- Miscellaneous taxes were also collected.
- It included :
1. Tax on land, held by Deshmukhs and Deshpandes.
2. Tax on land kept for the village Mahars.
3. Tax on the lands irrigated by wells.
4. House tax from all except Brahmins and village officials.
5. Annual fee for the testing of weights and measures.
6. Tax on the remarriage of widows.
7. Tax on sheep and buffaloes.
8. Pasture fee.
9. Tax on melon cultivation in river beds.
10. Succession duty.
11. Duty on the sale of horses, etc.
- When the Maratha government was in financial difficulty, it levied on all landholders, Kurja-Patti or Tasti-Patti, a tax equal to one year’s income of the taxpayer.
- The administration of justice also earned some income.
- A fee of 25% was charged on money bonds. Fines were collected from persons suspected or found guilty of adultery.
- Brahmins were exempted from duty on things imported for their own use.
- Watchmen, generally the Mahars, were employed in every village.
- But whenever crime was on the rise, government sent forces from the irregular infantry to control crimes.
- The residents of the disturbed area had to pay an additional house tax to meet the expenditure arising out of maintaining these armed forces.
- Baji Rao II appointed additional police officers to detect and seize offenders.
- In the urban areas, magisterial and police powers were given to the Kotwal.
- Their additional duties were to monitor the prices, take a census of the inhabitants, conduct trials on civil cases, supply labour to the government and levy fees from the professional duties given to the Nagarka or police superintendent.
The Judicial System was very imperfect.There was no codified law.
- There were no rules of procedure.Arbitration was given high priority.
- If it failed, then the case was transferred for decision to a panchayat appointed by the Patel in the village and by the leading merchants in towns.
- The panchayat was a powerful institution. Retrial also took place.
- Appeals were made to the Mamlatdar. In criminal cases there was a hierarchy of the judicial officers.
- At the top was the Raja Chhatrapati and below him were the Peshwa, Sar-Subahdar, the Mamlatdar and the Patel.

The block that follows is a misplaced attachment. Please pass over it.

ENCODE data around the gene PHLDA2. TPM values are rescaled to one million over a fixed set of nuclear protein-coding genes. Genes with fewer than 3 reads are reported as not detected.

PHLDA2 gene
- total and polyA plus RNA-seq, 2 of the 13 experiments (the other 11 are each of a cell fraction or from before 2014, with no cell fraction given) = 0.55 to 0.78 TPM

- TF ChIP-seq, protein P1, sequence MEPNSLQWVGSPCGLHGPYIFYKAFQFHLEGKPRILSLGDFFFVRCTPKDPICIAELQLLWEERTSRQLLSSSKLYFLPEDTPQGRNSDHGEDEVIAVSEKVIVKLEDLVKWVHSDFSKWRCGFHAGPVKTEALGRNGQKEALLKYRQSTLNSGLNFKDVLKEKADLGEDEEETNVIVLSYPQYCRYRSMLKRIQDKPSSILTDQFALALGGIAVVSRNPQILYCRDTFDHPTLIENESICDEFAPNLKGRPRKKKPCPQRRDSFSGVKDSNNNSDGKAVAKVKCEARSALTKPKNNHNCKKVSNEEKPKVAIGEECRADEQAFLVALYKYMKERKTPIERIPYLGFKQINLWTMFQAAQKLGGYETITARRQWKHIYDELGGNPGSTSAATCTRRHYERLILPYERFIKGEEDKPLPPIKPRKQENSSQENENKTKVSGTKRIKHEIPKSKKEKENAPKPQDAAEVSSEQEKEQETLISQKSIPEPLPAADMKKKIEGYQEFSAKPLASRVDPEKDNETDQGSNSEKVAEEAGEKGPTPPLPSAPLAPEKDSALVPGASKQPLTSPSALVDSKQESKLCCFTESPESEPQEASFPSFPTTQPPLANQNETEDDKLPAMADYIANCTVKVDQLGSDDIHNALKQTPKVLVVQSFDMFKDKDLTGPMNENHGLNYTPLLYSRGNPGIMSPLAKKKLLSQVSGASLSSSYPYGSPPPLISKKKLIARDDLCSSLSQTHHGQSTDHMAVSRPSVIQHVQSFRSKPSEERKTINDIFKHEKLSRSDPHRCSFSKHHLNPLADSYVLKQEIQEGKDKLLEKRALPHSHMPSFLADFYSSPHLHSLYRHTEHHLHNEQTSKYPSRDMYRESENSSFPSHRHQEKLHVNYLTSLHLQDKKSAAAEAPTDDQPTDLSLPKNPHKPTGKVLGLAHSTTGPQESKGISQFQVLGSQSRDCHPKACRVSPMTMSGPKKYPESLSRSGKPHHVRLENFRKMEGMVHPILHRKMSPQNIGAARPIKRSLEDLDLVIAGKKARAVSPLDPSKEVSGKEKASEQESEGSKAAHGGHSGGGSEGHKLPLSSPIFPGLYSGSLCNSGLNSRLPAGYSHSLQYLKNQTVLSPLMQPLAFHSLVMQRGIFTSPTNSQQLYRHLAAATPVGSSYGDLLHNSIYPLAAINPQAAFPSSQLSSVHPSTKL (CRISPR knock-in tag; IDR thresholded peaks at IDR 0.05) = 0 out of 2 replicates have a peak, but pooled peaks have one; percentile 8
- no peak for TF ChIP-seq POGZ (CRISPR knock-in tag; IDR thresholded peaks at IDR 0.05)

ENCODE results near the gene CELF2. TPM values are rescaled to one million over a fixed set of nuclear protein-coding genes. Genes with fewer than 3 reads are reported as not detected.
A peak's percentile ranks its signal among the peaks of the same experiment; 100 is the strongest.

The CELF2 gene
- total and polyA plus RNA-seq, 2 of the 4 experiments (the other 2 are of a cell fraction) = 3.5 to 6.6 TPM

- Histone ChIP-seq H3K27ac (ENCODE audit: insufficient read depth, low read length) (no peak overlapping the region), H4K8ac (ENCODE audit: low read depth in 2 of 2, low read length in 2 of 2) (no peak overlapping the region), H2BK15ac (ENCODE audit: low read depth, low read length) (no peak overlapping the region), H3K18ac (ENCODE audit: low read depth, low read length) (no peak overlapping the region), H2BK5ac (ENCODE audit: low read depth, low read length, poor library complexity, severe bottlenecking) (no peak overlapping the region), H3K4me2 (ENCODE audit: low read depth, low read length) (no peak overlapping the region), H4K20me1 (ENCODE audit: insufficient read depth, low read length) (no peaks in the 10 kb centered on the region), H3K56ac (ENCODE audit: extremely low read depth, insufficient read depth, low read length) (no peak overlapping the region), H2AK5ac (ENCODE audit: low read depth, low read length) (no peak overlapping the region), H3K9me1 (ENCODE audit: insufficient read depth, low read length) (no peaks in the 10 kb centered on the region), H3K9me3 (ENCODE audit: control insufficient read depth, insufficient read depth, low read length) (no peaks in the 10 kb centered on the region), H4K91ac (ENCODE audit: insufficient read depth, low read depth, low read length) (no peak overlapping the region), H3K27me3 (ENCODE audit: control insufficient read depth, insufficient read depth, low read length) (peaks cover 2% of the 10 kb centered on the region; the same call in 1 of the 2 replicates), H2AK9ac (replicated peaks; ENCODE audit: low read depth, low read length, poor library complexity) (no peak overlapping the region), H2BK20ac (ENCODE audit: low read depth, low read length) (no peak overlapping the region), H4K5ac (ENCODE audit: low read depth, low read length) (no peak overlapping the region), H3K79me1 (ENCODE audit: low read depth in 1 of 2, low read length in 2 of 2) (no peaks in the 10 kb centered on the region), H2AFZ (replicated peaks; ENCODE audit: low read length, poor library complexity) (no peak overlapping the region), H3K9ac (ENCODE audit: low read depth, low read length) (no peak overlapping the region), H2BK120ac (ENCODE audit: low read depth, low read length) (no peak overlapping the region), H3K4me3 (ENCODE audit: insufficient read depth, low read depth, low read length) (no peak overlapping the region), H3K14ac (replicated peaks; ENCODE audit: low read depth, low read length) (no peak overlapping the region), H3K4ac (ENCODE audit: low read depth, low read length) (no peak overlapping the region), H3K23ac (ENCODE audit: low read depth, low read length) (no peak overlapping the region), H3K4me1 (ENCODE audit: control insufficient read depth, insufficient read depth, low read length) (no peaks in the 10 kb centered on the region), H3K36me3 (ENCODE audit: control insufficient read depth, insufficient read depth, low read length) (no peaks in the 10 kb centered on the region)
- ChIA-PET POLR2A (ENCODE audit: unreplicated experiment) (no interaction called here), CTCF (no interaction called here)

- Flogging and torture were inflicted to extort confession.
- The Maratha military system under the Peshwas was modelled on the Mughal military system.
- The mode of recruitment, payment of salaries, provisions for the families of the soldiers, and the importance given to the cavalry showed a strong resemblance to the Mughal military system.
- The Peshwas gave up the notable features of the military system followed under Shivaji. Shivaji had recruited soldiers locally from Maratha region.
- But the Peshwas drafted soldiers from all parts of India and from all social groups.
- The army had Arabs, Abyssinians, Rajputs, Rohillas and Sikhs. The Peshwa’s army comprised mercenaries of the feudal chieftains.
- As the fiefs of the rival chiefs were in the same area, there were lots of internal disputes. It affected the solidarity of the people of the Maratha state.
- The cavalry was naturally the main strength of the Maratha army.
- Every jagirdar had to bring a stipulated number of horsemen for a general muster, every year.
- The horsemen were divided into three classes based on the quality of the horses they kept.
Infantry and Artillery
- The Marathas preferred to serve in the cavalry. So men for infantry were recruited from other parts of the country.
- The Arabs, Rohillas, Sikhs and Sindhis in the Maratha infantry were paid a higher salary compared to the Maratha soldiers.
- The Maratha artillery was manned mostly by the Portuguese and Indian Christians.
- Later on, the English were also recruited.
- The Maratha navy was built for the purpose of guarding the Maratha ports, thereby checking piracy, and collecting customs duties from the incoming and outgoing ships.
- Balaji Vishwanath built naval bases at Konkan, Khanderi and Vijayadurg. Dockyard facilities were also developed.
Maratha Rule in Tamilnadu
Circumstances leading to its establishment
- Krishna Devaraya, during his reign (1509-1529), developed the Nayankara system.
- Accordingly, the Tamil country was divided into three large Nayankaras: Senji, Thanjavur and Madurai.